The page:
Ripples of Calm and Peace

Use this meditation anytime you notice yourself feeling anxious and agitated. You can make it as long or as short as you wish. 

  • Close your eyes and take several slow, deep breaths. Focus on the sound and feel of your breath as it enters, fills, and leaves your body.
  • Visualize yourself standing at the shore of a large lake. At first, the water is choppy and wavy (much like the anxious mind).
  • Look at one point on the lake as you continue to breathe slowly and deeply. With each breath, imagine the waves flattening out, settling down.
  • As this area becomes calm, expand your focus to the wavy water around this original point. Again, with your breath, imagine this part of the water becoming calm.
  • Continue to breathe and broaden your focus so that the lake becomes calmer and calmer, in a reverse ripple effect. 
  • Feel your body mirror the lake and notice your breathing becoming even slower and deeper and your muscles relaxing, letting go of tension.
  • Visualize the ripples of calm washing over your mind, soothing and smoothing your thoughts and emotions.
  • Continue to breathe and imagine the calm water around you and inside of you.

Pausing several times throughout your day for a brief mindfulness meditation like this one can help your mind gradually shift its natural state from anxiety to calm so you can deal with uncertainty rather than it overwhelming you.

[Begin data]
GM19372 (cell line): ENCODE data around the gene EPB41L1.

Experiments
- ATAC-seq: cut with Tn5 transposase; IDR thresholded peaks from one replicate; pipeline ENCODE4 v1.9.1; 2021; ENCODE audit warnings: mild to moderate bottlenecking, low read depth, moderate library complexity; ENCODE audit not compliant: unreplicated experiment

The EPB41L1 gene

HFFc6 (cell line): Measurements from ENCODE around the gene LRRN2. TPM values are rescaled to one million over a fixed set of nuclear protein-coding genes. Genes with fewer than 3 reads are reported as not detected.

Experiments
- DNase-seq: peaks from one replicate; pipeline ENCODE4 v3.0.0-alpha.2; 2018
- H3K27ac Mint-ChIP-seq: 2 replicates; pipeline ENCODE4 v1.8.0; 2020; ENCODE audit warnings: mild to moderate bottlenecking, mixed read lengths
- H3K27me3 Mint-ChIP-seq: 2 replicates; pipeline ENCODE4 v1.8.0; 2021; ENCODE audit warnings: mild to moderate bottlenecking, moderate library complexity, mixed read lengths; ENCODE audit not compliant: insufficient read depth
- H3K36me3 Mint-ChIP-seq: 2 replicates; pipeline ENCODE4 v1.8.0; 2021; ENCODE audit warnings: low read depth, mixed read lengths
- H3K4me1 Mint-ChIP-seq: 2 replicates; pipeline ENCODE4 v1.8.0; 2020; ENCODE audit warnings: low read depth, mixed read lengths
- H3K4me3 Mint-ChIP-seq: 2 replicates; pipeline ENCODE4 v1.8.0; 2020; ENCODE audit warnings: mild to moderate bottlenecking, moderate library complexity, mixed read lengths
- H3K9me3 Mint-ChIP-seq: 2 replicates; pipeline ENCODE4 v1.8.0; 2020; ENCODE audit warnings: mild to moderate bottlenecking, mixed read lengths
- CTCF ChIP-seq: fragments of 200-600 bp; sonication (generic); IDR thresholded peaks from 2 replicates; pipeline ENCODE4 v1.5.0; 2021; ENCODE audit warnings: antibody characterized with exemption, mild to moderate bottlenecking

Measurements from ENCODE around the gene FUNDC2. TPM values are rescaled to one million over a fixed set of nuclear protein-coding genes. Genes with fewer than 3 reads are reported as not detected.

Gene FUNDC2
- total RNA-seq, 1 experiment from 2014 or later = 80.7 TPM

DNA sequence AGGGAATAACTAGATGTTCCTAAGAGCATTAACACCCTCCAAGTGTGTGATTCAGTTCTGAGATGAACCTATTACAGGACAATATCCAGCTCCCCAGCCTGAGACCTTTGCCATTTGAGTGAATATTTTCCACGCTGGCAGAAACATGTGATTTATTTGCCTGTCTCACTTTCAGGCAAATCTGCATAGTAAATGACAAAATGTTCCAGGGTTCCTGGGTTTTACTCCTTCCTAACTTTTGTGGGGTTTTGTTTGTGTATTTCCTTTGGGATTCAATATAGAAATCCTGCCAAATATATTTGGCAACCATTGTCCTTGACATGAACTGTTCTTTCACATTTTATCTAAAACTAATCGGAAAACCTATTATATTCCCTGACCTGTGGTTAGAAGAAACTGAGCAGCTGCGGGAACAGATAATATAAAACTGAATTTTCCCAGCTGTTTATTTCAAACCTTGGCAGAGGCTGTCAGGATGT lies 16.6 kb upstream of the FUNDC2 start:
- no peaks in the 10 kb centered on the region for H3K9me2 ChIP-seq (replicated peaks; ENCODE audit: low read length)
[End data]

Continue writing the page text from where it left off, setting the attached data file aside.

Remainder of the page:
How do you deal with the anxiety of uncertainty? Share your thoughts in the comments below.


  1. Berenbaum, H., et al., "Intolerance of Uncertainty: Exploring Its Dimensionality and Associations with Need for Cognitive Closure, Psychopathology, and Personality." Journal of Anxiety Disorders, 22(1):117-125, 2008.
  2. Carleton, R., et al., "Anxiety Sensitivity and Intolerance of Uncertainty: Requisites of the Fundamental Fears?" Journal of Behavior Research and Therapy, October 2007. 
  3. Carleton, R., et al., "Fearing the Unknown: A Short Version of the Intolerance of Uncertainty Scale." Journal of Anxiety Disorders, 21(1): 105-117, 2007.

APA Reference
Peterson, T. (2020, November 5). Create Inner Peace Despite Uncertainty and Anxiety, HealthyPlace. Retrieved on 2024, June 16 from

Author: Tanya J. Peterson, MS, NCC, DAIS

Tanya J. Peterson is the author of numerous anxiety self-help books, including The Morning Magic 5-Minute Journal, The Mindful Path Through Anxiety, 101 Ways to Help Stop Anxiety, The 5-Minute Anxiety Relief Journal, The Mindfulness Journal for Anxiety, The Mindfulness Workbook for Anxiety, and Break Free: Acceptance and Commitment Therapy in 3 steps. She has also written five critically acclaimed, award-winning novels about life with mental health challenges. She delivers workshops for all ages and provides online and in-person mental health education for youth. She has shared information about creating a quality life on podcasts, summits, print and online interviews and articles, and at speaking events. Tanya is a Diplomate of the American Institution of Stress helping to educate others about stress and provide useful tools for handling it well in order to live a healthy and vibrant life. Find her on her website, Facebook, Instagram, and Twitter.